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Should You Use Hydrilla In An Aquarium?

The hydrilla plant has been in the news again a lot recently because it is an invasive species with an exponential growth rate while being a surprisingly tough and robust aquatic plant.

Anytime hydrilla gets a lot of attention in the media, we see a spike in the number of questions that we see from the fish keeping community about using hydrilla in aquariums.

Although the main reason that we see people reaching out and asking about keeping hydrilla in their aquariums is due to it being readily available in a large number of places and being free, some people do like the look of the plant too.

Depending on the fish or other animals that you keep in your aquarium, hydrilla can sometimes serve as a supplementary food source too helping to keep your costs down by using it for food for your fish too.

Due to seeing so many different questions about using hydrilla on a regular basis, we have decided to publish this guide going over using hydrilla in your aquarium to try and help as many of our readers as possible.

As we see so many different questions about the plant, we have decided to add our table of contents below to try and help our readers quickly navigate the article to get to the specific sections that they need information for as quickly as possible.

Should You Use Hydrilla In An Aquarium?

Although you can use hydrilla as a plant in your aquarium, you have to realise that is does grow extremely fast with the majority of aquariums presenting the perfect growing conditions for hydrilla.

This will often result in a huge amount of maintenance being required for hydrilla to be properly controlled, especially if you are wanting other plants in the aquarium as well as a large number of fish too.

Having hydrilla in your aquarium will add a surprising amount to the overall bioload for the tank due to it absorbing a large amount of nutrients from the water.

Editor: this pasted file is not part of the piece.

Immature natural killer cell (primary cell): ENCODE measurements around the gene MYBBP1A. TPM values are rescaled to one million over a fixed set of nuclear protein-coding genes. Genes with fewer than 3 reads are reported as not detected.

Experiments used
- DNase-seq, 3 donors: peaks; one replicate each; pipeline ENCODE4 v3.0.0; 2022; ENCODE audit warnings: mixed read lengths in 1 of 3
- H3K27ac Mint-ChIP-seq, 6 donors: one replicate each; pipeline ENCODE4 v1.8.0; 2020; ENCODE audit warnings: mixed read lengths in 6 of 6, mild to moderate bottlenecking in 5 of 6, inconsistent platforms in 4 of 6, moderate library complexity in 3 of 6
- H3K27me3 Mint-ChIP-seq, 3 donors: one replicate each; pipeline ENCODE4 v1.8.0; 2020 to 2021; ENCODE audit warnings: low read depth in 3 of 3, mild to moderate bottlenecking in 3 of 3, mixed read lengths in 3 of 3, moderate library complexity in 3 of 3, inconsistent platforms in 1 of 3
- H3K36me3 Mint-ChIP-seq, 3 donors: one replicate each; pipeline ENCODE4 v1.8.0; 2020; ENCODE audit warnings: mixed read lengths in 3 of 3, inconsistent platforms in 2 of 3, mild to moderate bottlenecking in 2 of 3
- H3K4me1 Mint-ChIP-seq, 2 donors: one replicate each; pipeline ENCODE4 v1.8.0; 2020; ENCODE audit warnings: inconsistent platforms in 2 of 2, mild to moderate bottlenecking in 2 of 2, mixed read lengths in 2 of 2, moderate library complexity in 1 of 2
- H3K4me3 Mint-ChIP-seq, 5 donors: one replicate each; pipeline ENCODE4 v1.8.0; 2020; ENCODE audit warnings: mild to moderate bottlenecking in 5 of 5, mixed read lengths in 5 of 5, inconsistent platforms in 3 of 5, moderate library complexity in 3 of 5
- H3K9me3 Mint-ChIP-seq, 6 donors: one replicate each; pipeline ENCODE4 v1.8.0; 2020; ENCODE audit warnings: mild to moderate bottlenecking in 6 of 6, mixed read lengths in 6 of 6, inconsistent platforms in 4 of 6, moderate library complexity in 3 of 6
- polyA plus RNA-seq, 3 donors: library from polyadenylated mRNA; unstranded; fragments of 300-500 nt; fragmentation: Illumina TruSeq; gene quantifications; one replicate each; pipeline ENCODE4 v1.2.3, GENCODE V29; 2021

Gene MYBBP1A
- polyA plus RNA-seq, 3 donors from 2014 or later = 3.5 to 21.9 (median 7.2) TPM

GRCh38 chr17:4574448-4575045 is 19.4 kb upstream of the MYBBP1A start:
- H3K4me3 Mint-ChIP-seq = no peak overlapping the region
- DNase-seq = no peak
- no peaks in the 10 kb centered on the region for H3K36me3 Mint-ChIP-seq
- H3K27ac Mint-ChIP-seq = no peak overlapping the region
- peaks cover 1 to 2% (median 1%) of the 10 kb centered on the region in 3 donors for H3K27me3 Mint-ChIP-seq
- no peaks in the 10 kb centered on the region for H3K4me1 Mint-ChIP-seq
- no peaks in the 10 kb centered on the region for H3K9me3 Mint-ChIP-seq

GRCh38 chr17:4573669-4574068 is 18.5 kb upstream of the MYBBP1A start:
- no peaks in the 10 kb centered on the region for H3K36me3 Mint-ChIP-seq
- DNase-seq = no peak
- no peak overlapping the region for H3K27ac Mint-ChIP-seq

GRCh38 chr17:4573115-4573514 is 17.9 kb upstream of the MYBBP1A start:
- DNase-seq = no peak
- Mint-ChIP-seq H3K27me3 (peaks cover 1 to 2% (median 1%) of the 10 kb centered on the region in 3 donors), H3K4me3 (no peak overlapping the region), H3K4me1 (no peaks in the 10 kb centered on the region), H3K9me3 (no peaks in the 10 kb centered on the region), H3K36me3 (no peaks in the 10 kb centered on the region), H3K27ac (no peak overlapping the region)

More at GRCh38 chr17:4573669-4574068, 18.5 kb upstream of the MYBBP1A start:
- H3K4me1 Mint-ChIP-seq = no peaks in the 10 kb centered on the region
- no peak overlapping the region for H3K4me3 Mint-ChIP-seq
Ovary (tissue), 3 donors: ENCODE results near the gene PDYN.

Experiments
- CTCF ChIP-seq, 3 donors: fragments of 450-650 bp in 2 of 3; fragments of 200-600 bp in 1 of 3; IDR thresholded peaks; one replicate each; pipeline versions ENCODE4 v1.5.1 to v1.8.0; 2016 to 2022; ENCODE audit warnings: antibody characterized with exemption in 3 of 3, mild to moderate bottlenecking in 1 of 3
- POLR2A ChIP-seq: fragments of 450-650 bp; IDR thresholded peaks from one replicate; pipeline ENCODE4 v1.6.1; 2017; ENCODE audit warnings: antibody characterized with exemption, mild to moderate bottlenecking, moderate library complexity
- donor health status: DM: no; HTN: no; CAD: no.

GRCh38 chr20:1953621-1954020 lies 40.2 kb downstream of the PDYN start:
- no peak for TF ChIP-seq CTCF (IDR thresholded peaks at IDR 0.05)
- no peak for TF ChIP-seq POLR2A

Although this is unlikely to have any direct effect on most types of fish, it can cause problems for some of their other popular aquatic plants that people like to keep in their aquariums.

That said, keeping hydrilla in your aquarium presents a different risk to your fish due to the amount of oxygen it is able to remove from the water, especially once it is growing at a rapid pace and occupying large amounts of your aquarium.

If you do keep a large number of fish in your aquarium and have hydrilla in there then you may have to pick up a cheap oxygen pump to ensure there is plenty of oxygen for your fish but this will also increase the growth rate of the hydrilla even more.

Is Hydrilla Illegal?

Hydrilla is one of the most problematic aquatic weeds on the planet and is one of the main invasive species in North America and Europe.

Due to this, many law enforcement and environmental agencies have made hydrilla illegal in many areas with fines often being high due to it being such a problem.

We often see people asking about using hydrilla in their aquariums totally overlooking the legality aspect of hydrilla but many areas have legislation in place where it is illegal to transport hydrilla in any way.